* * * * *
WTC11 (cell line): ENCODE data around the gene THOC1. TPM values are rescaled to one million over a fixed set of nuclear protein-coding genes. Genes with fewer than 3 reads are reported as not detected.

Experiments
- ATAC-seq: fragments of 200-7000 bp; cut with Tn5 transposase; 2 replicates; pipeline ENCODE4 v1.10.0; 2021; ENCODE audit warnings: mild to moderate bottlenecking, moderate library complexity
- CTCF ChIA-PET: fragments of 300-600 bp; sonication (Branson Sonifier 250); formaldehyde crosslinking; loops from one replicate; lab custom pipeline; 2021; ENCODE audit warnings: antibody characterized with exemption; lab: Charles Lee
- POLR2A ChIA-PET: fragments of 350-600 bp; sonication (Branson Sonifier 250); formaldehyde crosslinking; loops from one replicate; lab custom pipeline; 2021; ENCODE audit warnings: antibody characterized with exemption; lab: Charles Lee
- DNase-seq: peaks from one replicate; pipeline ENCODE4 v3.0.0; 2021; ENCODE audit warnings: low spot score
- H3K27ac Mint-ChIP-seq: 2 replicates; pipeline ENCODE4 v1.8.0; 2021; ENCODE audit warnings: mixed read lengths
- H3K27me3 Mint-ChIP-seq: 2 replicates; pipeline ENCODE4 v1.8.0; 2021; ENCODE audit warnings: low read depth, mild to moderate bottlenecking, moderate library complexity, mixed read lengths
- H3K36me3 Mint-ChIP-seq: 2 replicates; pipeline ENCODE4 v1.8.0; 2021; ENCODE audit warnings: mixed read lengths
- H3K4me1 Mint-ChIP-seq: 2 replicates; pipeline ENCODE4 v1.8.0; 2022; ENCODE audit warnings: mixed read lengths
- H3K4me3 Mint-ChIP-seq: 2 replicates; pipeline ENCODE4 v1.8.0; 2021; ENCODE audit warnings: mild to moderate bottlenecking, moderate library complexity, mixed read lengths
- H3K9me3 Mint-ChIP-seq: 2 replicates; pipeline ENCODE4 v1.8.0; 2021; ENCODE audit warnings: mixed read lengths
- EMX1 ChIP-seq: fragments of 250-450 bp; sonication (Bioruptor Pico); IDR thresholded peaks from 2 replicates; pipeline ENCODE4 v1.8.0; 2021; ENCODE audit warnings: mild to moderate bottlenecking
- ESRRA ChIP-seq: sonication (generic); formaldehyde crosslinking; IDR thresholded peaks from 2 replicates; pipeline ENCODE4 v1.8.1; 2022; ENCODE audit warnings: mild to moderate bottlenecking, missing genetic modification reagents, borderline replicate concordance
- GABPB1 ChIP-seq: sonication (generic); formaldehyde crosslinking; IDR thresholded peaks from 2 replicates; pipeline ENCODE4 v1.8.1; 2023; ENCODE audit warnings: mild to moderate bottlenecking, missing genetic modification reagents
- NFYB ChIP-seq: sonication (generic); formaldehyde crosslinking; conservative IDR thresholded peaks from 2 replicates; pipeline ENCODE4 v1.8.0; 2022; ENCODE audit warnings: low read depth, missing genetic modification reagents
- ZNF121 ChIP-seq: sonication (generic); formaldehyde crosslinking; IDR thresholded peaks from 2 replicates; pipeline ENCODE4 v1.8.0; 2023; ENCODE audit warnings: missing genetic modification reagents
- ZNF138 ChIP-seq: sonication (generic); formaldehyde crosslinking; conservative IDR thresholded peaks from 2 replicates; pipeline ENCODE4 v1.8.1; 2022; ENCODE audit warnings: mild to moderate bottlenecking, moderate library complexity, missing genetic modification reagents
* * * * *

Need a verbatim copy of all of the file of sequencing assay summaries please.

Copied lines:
WTC11 (cell line): ENCODE data around the gene THOC1. TPM values are rescaled to one million over a fixed set of nuclear protein-coding genes. Genes with fewer than 3 reads are reported as not detected.

Experiments
- ATAC-seq: fragments of 200-7000 bp; cut with Tn5 transposase; 2 replicates; pipeline ENCODE4 v1.10.0; 2021; ENCODE audit warnings: mild to moderate bottlenecking, moderate library complexity
- CTCF ChIA-PET: fragments of 300-600 bp; sonication (Branson Sonifier 250); formaldehyde crosslinking; loops from one replicate; lab custom pipeline; 2021; ENCODE audit warnings: antibody characterized with exemption; lab: Charles Lee
- POLR2A ChIA-PET: fragments of 350-600 bp; sonication (Branson Sonifier 250); formaldehyde crosslinking; loops from one replicate; lab custom pipeline; 2021; ENCODE audit warnings: antibody characterized with exemption; lab: Charles Lee
- DNase-seq: peaks from one replicate; pipeline ENCODE4 v3.0.0; 2021; ENCODE audit warnings: low spot score
- H3K27ac Mint-ChIP-seq: 2 replicates; pipeline ENCODE4 v1.8.0; 2021; ENCODE audit warnings: mixed read lengths
- H3K27me3 Mint-ChIP-seq: 2 replicates; pipeline ENCODE4 v1.8.0; 2021; ENCODE audit warnings: low read depth, mild to moderate bottlenecking, moderate library complexity, mixed read lengths
- H3K36me3 Mint-ChIP-seq: 2 replicates; pipeline ENCODE4 v1.8.0; 2021; ENCODE audit warnings: mixed read lengths
- H3K4me1 Mint-ChIP-seq: 2 replicates; pipeline ENCODE4 v1.8.0; 2022; ENCODE audit warnings: mixed read lengths
- H3K4me3 Mint-ChIP-seq: 2 replicates; pipeline ENCODE4 v1.8.0; 2021; ENCODE audit warnings: mild to moderate bottlenecking, moderate library complexity, mixed read lengths
- H3K9me3 Mint-ChIP-seq: 2 replicates; pipeline ENCODE4 v1.8.0; 2021; ENCODE audit warnings: mixed read lengths
- EMX1 ChIP-seq: fragments of 250-450 bp; sonication (Bioruptor Pico); IDR thresholded peaks from 2 replicates; pipeline ENCODE4 v1.8.0; 2021; ENCODE audit warnings: mild to moderate bottlenecking
- ESRRA ChIP-seq: sonication (generic); formaldehyde crosslinking; IDR thresholded peaks from 2 replicates; pipeline ENCODE4 v1.8.1; 2022; ENCODE audit warnings: mild to moderate bottlenecking, missing genetic modification reagents, borderline replicate concordance
- GABPB1 ChIP-seq: sonication (generic); formaldehyde crosslinking; IDR thresholded peaks from 2 replicates; pipeline ENCODE4 v1.8.1; 2023; ENCODE audit warnings: mild to moderate bottlenecking, missing genetic modification reagents
- NFYB ChIP-seq: sonication (generic); formaldehyde crosslinking; conservative IDR thresholded peaks from 2 replicates; pipeline ENCODE4 v1.8.0; 2022; ENCODE audit warnings: low read depth, missing genetic modification reagents
- ZNF121 ChIP-seq: sonication (generic); formaldehyde crosslinking; IDR thresholded peaks from 2 replicates; pipeline ENCODE4 v1.8.0; 2023; ENCODE audit warnings: missing genetic modification reagents
- ZNF138 ChIP-seq: sonication (generic); formaldehyde crosslinking; conservative IDR thresholded peaks from 2 replicates; pipeline ENCODE4 v1.8.1; 2022; ENCODE audit warnings: mild to moderate bottlenecking, moderate library complexity, missing genetic modification reagents